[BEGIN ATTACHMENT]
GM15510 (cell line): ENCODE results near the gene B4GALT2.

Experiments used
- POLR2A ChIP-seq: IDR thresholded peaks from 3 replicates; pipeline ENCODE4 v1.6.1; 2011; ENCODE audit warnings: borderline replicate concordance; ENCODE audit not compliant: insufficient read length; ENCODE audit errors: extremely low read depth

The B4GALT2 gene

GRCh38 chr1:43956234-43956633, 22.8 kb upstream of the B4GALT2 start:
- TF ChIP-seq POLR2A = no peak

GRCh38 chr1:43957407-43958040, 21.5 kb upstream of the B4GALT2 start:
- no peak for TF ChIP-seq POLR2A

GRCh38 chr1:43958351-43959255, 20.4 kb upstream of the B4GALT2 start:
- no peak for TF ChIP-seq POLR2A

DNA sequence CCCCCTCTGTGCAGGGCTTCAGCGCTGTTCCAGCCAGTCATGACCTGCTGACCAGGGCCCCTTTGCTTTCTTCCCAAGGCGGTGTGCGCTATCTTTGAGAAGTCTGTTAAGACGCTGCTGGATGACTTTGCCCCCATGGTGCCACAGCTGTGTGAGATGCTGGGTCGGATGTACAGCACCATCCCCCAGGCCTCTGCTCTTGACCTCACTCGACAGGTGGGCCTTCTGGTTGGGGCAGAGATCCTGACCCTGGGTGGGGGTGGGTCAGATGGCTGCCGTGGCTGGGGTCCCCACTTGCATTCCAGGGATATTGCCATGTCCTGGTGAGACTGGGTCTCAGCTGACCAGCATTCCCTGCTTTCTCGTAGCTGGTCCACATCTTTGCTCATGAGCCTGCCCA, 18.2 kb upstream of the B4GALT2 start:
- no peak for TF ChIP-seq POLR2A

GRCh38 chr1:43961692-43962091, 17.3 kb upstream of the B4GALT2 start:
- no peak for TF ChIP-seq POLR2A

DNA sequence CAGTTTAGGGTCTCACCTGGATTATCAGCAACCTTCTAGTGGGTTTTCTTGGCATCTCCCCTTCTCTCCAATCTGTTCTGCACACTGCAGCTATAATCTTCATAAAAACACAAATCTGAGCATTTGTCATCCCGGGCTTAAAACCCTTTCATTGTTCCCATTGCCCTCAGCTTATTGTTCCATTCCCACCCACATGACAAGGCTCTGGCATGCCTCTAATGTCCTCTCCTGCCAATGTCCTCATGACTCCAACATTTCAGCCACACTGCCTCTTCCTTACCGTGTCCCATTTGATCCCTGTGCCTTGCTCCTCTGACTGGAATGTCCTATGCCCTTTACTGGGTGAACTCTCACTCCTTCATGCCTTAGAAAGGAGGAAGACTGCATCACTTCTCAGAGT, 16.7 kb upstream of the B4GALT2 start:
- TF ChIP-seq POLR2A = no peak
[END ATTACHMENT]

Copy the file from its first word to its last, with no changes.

GM15510 (cell line): ENCODE results near the gene B4GALT2.

Experiments used
- POLR2A ChIP-seq: IDR thresholded peaks from 3 replicates; pipeline ENCODE4 v1.6.1; 2011; ENCODE audit warnings: borderline replicate concordance; ENCODE audit not compliant: insufficient read length; ENCODE audit errors: extremely low read depth

The B4GALT2 gene

GRCh38 chr1:43956234-43956633, 22.8 kb upstream of the B4GALT2 start:
- TF ChIP-seq POLR2A = no peak

GRCh38 chr1:43957407-43958040, 21.5 kb upstream of the B4GALT2 start:
- no peak for TF ChIP-seq POLR2A

GRCh38 chr1:43958351-43959255, 20.4 kb upstream of the B4GALT2 start:
- no peak for TF ChIP-seq POLR2A

DNA sequence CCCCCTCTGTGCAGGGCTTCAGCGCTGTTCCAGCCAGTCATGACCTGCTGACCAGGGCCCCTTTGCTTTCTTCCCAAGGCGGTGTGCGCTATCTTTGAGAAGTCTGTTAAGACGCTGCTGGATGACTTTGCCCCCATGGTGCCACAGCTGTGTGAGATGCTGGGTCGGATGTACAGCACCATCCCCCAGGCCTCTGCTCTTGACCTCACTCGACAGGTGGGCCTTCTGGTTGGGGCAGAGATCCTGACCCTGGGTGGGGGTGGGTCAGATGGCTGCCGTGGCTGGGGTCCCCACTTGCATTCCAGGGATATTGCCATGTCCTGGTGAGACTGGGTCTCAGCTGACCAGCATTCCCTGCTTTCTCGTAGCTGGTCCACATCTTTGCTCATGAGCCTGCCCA, 18.2 kb upstream of the B4GALT2 start:
- no peak for TF ChIP-seq POLR2A

GRCh38 chr1:43961692-43962091, 17.3 kb upstream of the B4GALT2 start:
- no peak for TF ChIP-seq POLR2A

DNA sequence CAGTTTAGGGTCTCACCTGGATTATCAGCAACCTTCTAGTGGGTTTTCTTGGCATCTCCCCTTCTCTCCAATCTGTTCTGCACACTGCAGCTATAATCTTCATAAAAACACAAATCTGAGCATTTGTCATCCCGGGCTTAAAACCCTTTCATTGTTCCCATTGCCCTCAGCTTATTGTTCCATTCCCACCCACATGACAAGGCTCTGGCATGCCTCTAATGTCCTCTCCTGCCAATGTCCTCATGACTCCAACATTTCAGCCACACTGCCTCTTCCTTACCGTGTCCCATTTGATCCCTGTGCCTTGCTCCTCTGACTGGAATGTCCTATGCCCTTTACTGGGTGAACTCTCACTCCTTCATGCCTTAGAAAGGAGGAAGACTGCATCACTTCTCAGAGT, 16.7 kb upstream of the B4GALT2 start:
- TF ChIP-seq POLR2A = no peak